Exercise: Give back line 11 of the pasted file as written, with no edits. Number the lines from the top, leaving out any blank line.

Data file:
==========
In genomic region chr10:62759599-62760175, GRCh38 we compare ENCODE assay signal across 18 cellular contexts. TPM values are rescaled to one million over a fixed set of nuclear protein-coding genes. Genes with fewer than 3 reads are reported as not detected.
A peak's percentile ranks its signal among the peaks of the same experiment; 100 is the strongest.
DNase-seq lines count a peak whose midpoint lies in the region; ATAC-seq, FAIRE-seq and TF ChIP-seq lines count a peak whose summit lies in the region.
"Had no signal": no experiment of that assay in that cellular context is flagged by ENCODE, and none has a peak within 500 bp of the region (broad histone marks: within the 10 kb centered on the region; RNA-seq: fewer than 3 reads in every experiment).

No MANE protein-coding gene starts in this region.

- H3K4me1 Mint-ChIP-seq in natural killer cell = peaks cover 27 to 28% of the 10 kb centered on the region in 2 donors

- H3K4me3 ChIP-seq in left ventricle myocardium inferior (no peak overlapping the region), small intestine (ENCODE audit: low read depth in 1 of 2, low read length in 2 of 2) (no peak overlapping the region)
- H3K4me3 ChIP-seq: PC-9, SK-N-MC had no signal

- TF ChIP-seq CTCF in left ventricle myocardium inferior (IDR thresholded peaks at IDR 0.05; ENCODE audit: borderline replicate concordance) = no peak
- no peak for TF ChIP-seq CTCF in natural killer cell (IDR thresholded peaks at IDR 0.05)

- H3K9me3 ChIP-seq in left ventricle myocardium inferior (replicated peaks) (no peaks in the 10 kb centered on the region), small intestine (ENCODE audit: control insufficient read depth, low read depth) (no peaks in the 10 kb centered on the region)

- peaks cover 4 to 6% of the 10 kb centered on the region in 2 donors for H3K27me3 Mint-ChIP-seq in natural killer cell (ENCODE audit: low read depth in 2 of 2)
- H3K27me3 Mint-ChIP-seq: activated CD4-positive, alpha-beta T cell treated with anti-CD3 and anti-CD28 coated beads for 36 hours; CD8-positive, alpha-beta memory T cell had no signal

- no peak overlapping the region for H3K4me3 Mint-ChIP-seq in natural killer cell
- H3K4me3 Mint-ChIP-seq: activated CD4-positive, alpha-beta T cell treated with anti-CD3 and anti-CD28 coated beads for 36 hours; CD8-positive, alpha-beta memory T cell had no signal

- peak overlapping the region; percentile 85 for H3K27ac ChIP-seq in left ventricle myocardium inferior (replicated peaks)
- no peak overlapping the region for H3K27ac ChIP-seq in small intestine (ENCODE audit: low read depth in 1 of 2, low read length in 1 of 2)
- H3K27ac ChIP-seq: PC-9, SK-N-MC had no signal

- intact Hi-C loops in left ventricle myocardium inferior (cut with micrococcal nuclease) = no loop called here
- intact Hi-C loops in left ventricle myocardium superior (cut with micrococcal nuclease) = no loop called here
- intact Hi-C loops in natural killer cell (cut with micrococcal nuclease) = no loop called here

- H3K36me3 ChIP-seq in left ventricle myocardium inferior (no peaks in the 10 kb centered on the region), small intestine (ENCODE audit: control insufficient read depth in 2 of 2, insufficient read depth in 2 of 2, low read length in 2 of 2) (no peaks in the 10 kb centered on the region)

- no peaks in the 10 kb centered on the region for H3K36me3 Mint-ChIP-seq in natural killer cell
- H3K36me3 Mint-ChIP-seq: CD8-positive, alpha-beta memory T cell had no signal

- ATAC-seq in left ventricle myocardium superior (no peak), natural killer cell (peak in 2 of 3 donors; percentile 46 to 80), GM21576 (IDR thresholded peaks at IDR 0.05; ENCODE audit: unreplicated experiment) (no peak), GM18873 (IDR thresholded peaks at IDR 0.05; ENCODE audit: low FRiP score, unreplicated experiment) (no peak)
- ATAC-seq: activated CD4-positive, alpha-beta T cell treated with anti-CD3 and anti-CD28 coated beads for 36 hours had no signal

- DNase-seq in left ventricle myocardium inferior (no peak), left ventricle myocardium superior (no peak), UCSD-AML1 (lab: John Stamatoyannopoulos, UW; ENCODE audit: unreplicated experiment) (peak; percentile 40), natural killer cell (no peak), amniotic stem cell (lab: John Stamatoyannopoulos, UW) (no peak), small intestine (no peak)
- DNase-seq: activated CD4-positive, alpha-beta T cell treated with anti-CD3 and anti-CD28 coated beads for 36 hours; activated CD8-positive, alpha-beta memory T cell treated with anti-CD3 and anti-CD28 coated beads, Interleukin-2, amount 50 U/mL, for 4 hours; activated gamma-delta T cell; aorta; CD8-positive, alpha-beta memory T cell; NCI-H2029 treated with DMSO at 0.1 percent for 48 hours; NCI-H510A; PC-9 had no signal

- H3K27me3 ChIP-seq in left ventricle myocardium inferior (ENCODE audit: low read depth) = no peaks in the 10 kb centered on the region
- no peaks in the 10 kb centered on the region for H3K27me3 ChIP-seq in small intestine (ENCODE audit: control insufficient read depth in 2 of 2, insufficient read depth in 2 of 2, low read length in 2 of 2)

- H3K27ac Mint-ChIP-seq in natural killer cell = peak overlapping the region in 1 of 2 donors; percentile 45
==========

- H3K9me3 ChIP-seq in left ventricle myocardium inferior (replicated peaks) (no peaks in the 10 kb centered on the region), small intestine (ENCODE audit: control insufficient read depth, low read depth) (no peaks in the 10 kb centered on the region)